South African consul general Fikile Magubane made a useful observation when introducing ANC president Jacob Zuma to a packed house at New York University last Friday: “In the hurly burly of democracy, and especially in an election season, we often mistake caricature for reality.”
Painting rivals and their positions in broad, unflattering strokes is a part of all political campaigns. Do not expect to hear anything useful about Senator Barack Obama’s economic views from Senator John McCain in the thick of the fray, or vice versa.
For similar reasons, having to do with an even more protracted political season, it has been hard for outsiders to get a clear fix on where South Africa is headed. The problem has been exacerbated by the prejudices that colour analyses of countries such as South Africa in the absence of persuasively presented countervailing evidence. Continue reading “Zuma Does What He Needs to Do in the US”
The 2008 presidential horse race is going as badly for the Republicans as it did in 1996, when they nominated Senator Bob Dole to unseat sitting President Bill Clinton. At the equivalent stage in the campaign, with under three weeks to go, it took a lot of imagination to see how Dole could amass the required number of electoral votes to reach the magic total of 270. So it is with the war hero the Republicans have chosen this time around, John McCain.
Karl Rove, the dark political genius who assembled the winning arithmetic for George Bush, said following the third and final candidates’ debate on Wednesday night that Senator Barack Obama had yet to close the sale, but it’s awfully hard to see how the car America drives home on the night on November 4 won’t be an Obamamobile.
The three televised debates have drawn record-breaking audiences and while the pundits have differed as to the winner, the viewing public has not, giving the edge to Obama in each case by a progressively larger margin. Not only have majorities scored the face-offs for Obama, on every occasion the percentage of people who say they like him after seeing him in action has risen significantly, while rising only marginally, and this week actually falling to less than half, for McCain. Continue reading “McCain Going Down”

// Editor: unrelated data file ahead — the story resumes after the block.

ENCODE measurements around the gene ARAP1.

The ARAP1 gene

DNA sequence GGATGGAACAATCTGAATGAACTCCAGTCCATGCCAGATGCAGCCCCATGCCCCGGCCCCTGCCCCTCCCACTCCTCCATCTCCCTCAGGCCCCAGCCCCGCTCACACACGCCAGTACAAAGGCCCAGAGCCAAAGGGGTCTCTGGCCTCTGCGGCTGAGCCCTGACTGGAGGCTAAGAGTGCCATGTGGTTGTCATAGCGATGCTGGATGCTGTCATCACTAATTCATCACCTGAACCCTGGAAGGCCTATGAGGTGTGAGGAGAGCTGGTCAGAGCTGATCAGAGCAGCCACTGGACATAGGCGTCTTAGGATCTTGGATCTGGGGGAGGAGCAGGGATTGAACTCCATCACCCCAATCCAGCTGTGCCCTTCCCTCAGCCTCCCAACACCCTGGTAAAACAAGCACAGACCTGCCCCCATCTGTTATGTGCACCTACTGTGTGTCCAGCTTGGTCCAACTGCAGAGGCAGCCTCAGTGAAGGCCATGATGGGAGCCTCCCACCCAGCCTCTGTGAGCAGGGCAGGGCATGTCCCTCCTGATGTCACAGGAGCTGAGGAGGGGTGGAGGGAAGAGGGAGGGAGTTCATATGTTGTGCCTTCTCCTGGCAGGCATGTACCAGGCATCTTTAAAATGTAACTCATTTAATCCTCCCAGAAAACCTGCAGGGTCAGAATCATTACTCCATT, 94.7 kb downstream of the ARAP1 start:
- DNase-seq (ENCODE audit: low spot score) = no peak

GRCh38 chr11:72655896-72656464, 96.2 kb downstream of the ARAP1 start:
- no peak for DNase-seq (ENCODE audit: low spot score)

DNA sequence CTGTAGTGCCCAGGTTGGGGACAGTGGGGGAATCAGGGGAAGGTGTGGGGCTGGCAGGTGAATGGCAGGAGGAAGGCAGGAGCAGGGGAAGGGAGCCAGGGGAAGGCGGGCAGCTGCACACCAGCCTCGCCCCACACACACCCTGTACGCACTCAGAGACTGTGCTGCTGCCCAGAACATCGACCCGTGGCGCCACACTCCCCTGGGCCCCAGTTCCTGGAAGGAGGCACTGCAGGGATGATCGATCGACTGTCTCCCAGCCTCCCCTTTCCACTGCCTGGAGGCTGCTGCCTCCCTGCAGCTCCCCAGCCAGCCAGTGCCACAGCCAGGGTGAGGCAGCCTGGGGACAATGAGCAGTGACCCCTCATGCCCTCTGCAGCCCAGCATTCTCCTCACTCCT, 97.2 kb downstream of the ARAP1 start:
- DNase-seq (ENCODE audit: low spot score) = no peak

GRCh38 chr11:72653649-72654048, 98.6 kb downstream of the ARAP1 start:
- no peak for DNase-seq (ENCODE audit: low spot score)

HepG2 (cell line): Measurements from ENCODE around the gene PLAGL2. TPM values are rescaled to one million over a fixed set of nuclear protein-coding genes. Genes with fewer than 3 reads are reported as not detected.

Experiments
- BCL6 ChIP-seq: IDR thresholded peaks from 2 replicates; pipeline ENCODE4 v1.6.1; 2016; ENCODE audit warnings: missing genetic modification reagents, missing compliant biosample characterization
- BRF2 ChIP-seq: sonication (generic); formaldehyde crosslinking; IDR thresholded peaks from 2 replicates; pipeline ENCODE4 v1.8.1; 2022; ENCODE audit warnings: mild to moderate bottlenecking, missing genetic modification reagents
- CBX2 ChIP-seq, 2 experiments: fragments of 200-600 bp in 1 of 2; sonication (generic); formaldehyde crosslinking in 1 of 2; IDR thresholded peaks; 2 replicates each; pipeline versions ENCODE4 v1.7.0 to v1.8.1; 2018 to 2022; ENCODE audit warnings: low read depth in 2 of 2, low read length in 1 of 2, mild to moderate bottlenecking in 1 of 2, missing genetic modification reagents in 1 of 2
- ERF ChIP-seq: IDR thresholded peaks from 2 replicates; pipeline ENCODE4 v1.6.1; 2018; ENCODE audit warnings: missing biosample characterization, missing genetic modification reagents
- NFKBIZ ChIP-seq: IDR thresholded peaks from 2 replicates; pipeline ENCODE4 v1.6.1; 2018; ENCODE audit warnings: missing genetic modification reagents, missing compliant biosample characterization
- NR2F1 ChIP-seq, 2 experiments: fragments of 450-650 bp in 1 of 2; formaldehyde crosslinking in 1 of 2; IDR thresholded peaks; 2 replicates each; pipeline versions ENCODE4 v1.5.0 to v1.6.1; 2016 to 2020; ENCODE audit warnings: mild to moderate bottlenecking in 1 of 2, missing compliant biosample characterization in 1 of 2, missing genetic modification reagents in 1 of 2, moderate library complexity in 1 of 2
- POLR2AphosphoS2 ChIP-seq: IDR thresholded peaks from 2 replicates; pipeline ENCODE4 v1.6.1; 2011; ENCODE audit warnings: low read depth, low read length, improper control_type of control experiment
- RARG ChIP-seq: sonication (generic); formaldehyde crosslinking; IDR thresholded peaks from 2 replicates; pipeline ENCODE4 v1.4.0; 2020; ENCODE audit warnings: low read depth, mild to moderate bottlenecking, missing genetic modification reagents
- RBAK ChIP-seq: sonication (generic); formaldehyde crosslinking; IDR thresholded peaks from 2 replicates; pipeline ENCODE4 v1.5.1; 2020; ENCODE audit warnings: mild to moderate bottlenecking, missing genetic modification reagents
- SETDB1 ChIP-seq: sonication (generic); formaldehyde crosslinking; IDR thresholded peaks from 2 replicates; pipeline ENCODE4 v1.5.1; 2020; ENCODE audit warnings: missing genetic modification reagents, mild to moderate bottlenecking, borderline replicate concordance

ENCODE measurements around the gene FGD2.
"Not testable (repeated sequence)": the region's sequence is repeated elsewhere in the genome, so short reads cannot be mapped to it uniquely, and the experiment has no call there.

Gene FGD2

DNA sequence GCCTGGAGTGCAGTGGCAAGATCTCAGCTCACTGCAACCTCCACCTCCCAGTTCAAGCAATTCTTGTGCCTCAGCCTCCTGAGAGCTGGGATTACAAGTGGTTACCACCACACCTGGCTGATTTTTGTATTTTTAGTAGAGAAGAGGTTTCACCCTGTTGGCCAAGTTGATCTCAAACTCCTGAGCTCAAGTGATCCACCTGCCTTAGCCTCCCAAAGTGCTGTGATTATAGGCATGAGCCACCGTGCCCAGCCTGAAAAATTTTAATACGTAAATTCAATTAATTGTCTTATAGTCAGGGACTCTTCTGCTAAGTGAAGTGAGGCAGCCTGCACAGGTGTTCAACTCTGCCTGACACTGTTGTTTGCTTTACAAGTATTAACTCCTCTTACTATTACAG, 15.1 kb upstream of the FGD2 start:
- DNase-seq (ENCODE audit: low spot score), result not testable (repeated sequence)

Break the placid surface of a pond with a stone, you will get a splash and ripples but calm will soon return. The same stone will shatter glass irrevocably. South Africa has the properties of the pond, not the window.
People who lose their nerve have nearly always been wrong about this country. If the ANC Youth League’s Julius Malema scares you rigid, you probably don’t get it. If the machine gun song gives you the willies, you may want to think again. This is not to condone violent rhetoric, or to pretend that words don’t matter. It is just to say that if you fixate on the scary stuff, you are likely to miss the big picture.
I had a small epiphany on this score in March 1994. I was part of the herd of journalists, local and international, covering events in Mmabatho and next door Mafeking as the curtain came down on Bophutatswana and its president, the quisling Lucas Mangope. Continue reading “Steady”